Robertson (fully justifiably) finished at just 10:44 in ice time tonight given his dodgy puck management throughout the game (plus a bad penalty), but he’s undoubtedly a hard worker who doesn’t quit, and the shooting talent is the reason you keep him in the rotation when chasing a two-goal deficit.

After this goal, Edmundson moved to 6-1 in five-on-five on-ice goals in his seven games since joining the Leafs.

8.   Anecdotally (from memory over the years), William Nylander has often been a good bet to bring his skating legs in these tired situations vs. tough opponents; conditioning-wise, he’s a beast, and when the Leafs are playing a little slower (especially against a team with good structure), his pace with the puck and ability to slice through the neutral zone and get the team onto offense is particularly valuable.

I’m recalling the game-winning goal in Carolina during the 2022-23 season in a tired situation where the Leafs turned their bad start to the season around with wins over the Bruins and Hurricanes back-to-back. He scored a big tying goal earlier this year against Vancouver in a back-to-back to get the Leafs going en route to a 5-2 win, and he set up two Matthews goals in a tired situation at Madison Square Garden.

In any event, he was good tonight, and he jumped on a loose puck in the final minutes of the third period before driving across the crease and drawing a penalty off of Brent Burns. The Leafs now had their golden opportunity to tie the game.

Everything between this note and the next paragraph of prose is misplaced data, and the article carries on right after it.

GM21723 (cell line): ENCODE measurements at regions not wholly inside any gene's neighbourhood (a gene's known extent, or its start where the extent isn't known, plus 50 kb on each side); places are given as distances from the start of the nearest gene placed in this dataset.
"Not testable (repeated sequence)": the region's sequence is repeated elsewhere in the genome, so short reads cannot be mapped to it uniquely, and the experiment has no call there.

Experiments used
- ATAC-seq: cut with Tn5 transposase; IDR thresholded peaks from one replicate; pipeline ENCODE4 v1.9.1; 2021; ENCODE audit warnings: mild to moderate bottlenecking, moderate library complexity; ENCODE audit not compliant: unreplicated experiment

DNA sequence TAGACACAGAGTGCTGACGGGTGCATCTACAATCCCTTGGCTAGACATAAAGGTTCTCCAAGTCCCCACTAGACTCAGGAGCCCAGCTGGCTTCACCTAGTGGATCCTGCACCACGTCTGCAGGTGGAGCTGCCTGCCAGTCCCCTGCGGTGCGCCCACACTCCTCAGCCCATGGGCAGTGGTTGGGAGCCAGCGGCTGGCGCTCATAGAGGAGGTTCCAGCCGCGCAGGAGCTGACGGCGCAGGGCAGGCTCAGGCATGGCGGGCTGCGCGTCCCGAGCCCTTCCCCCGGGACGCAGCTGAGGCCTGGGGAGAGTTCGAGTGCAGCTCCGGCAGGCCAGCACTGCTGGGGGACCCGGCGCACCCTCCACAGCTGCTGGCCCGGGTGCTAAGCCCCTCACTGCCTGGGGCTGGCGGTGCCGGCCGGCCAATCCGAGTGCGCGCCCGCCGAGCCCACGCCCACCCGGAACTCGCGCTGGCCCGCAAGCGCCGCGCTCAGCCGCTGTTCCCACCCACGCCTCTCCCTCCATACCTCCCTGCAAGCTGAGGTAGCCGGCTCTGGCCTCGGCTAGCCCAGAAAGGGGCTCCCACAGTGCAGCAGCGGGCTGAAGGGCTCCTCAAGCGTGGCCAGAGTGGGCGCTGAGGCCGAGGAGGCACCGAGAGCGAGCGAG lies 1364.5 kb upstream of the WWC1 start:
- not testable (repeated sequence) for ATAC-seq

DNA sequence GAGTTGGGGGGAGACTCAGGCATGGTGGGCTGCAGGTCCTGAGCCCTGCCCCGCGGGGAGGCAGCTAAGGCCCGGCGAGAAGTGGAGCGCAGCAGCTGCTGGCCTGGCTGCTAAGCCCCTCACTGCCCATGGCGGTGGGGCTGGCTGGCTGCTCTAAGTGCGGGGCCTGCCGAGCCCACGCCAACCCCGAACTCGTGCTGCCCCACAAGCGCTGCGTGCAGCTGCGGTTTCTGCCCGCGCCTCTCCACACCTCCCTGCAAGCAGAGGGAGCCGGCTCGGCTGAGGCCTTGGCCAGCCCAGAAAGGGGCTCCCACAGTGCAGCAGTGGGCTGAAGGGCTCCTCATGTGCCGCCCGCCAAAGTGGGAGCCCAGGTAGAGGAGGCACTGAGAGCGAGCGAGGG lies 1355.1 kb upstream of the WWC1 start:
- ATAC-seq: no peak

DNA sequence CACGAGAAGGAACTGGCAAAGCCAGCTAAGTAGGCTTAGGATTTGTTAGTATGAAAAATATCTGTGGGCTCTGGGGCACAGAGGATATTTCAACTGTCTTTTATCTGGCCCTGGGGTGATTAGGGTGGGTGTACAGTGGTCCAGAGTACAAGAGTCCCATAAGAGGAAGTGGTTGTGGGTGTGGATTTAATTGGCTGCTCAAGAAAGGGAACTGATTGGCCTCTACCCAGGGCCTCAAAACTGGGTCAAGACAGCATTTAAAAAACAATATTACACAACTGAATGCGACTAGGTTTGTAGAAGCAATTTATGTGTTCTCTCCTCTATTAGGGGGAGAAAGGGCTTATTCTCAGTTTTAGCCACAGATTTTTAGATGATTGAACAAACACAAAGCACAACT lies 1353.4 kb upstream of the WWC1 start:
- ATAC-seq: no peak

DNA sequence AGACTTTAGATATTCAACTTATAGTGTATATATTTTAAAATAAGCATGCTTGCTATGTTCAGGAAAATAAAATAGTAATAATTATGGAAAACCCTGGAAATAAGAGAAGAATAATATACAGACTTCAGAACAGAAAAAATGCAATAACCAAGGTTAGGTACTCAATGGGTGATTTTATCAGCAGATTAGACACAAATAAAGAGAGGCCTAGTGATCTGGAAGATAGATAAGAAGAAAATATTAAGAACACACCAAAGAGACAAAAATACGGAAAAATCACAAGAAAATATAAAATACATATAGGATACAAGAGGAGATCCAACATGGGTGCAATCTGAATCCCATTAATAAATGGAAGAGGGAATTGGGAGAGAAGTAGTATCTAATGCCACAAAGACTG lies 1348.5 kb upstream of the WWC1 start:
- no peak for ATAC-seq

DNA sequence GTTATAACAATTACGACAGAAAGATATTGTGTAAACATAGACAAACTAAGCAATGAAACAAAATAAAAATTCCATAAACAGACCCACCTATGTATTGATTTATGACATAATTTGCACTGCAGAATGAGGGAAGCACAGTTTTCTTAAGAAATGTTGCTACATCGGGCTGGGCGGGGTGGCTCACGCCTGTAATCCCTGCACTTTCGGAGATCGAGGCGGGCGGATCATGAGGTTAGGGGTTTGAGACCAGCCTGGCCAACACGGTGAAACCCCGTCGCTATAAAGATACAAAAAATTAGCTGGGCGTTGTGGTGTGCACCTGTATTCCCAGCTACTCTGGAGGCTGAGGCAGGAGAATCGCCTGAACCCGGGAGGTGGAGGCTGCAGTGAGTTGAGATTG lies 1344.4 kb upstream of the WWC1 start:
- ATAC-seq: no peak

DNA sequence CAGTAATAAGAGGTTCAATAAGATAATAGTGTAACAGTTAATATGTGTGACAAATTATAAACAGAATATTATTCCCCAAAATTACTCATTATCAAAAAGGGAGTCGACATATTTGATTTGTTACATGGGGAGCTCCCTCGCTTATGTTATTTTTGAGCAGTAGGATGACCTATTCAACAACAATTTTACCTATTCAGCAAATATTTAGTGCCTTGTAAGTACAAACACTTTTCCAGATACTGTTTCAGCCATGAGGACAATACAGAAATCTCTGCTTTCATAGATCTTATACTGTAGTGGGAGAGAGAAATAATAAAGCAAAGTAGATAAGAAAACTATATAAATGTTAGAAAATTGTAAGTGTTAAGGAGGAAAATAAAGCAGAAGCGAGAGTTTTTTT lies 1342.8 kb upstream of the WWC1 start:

9.   After Jordan Staal won the first draw on the Leafs’ power play clean and the Hurricanes instantly cleared it, you were worried the Leafs weren’t going to be able to get a faceoff win against him in the final stages (Staal was cruising at around 70% on the night), but Tavares won two against him and Matthews won one against Aho, so the Leafs were able to set up for 6-on-4 and 6-on-5 opportunities.

A series of pucks forced into the middle of the ice into persistent Hurricanes sticks by Matthews and Nylander led to clearances. With an exhausted Leafs group now without a timeout, they generated their best chance to tie it with Bertuzzi, McMann, Robertson, Holmberg, and a tired Matthews on the ice. After Jarvis hit the post of the Leafs’ empty net, McMann simply threw one toward the net off the ensuing draw and the Leafs jammed away at it, with Bertuzzi getting the best whack at the loose puck.

The Leafs put in a respectable effort to empty whatever remained in the tank, but Andersen was really solid in this game for Carolina.

10.   This reminded me of the Leafs’ trip to Boston a few weeks ago where they were playing a rested and elite opponent at home after traveling late the previous night — only this time, for kicks, the schedule makers also made it a 6 p.m. start. It’s as clear-cut of a schedule loss as you’ll find throughout an 82-game season.

On the one hand, the Leafs gave up enough breakaways for it to be worse than it was and they definitely leaned on Joseph Woll at times, but it’s also rare to see Auston Matthews leave a game with seven shots on goal, 12 shot attempts, and five scoring chances without a goal. The team’s effort in the final 40 minutes to get themselves one shot away showed encouraging pushback given the circumstances. Onto the next one.

Game Flow: 5v5 Shot Attempts

Heat Map: 5v5 Shot Attempts